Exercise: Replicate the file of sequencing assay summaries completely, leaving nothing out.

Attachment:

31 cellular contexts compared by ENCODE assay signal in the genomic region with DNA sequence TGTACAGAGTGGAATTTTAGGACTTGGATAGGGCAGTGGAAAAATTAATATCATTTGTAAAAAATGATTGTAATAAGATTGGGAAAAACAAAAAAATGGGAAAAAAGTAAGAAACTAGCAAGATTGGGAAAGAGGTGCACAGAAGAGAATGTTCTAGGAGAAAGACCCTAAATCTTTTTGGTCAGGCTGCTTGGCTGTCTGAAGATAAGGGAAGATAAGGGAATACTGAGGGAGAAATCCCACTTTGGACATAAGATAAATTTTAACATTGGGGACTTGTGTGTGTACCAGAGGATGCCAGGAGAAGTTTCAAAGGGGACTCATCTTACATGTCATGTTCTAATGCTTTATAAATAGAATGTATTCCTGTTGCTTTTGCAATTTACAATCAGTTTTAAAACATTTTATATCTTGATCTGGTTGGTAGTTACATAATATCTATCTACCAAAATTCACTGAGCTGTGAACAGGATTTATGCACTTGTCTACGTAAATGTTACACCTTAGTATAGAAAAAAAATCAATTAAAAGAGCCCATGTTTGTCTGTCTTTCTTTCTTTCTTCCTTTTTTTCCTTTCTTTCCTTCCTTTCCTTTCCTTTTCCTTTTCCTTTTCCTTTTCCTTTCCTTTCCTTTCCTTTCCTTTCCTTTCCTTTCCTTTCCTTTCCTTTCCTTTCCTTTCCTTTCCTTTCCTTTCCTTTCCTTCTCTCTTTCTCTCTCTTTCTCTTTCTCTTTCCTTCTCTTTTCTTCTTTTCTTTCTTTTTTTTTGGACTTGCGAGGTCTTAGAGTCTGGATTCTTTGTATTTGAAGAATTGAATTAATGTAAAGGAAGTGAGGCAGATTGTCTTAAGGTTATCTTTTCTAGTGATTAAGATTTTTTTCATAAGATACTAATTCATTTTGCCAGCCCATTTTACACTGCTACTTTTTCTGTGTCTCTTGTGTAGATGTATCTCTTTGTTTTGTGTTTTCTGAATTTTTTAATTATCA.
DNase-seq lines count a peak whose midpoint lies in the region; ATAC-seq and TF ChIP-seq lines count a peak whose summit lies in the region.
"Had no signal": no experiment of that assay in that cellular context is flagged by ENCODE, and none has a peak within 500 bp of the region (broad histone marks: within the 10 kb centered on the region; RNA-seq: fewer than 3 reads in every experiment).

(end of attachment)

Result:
31 cellular contexts compared by ENCODE assay signal in the genomic region with DNA sequence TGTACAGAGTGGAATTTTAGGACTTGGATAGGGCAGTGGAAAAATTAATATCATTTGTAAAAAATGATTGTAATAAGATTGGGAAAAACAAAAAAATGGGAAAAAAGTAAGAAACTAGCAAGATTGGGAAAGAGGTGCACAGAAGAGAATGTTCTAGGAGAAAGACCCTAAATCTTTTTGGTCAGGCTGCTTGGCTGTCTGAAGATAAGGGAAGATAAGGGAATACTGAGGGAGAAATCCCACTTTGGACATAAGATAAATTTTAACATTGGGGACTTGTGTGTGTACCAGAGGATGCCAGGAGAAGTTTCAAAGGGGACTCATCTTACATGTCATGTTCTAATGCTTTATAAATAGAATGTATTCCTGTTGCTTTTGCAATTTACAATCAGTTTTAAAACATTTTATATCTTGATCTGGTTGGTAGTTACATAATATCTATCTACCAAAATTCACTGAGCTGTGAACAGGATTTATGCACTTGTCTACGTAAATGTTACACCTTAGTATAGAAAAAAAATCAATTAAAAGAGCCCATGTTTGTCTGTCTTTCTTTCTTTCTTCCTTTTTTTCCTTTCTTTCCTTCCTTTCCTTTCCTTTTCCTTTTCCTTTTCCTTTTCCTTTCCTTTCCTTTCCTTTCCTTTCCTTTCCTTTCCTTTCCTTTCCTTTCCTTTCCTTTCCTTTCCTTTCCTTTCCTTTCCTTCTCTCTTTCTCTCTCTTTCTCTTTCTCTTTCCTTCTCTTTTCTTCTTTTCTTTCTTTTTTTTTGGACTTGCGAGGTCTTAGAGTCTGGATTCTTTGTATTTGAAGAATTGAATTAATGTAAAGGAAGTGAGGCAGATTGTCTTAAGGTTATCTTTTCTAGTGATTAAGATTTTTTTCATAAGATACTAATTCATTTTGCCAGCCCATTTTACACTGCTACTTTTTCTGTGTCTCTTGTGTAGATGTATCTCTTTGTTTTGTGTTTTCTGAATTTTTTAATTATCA.
DNase-seq lines count a peak whose midpoint lies in the region; ATAC-seq and TF ChIP-seq lines count a peak whose summit lies in the region.
"Had no signal": no experiment of that assay in that cellular context is flagged by ENCODE, and none has a peak within 500 bp of the region (broad histone marks: within the 10 kb centered on the region; RNA-seq: fewer than 3 reads in every experiment).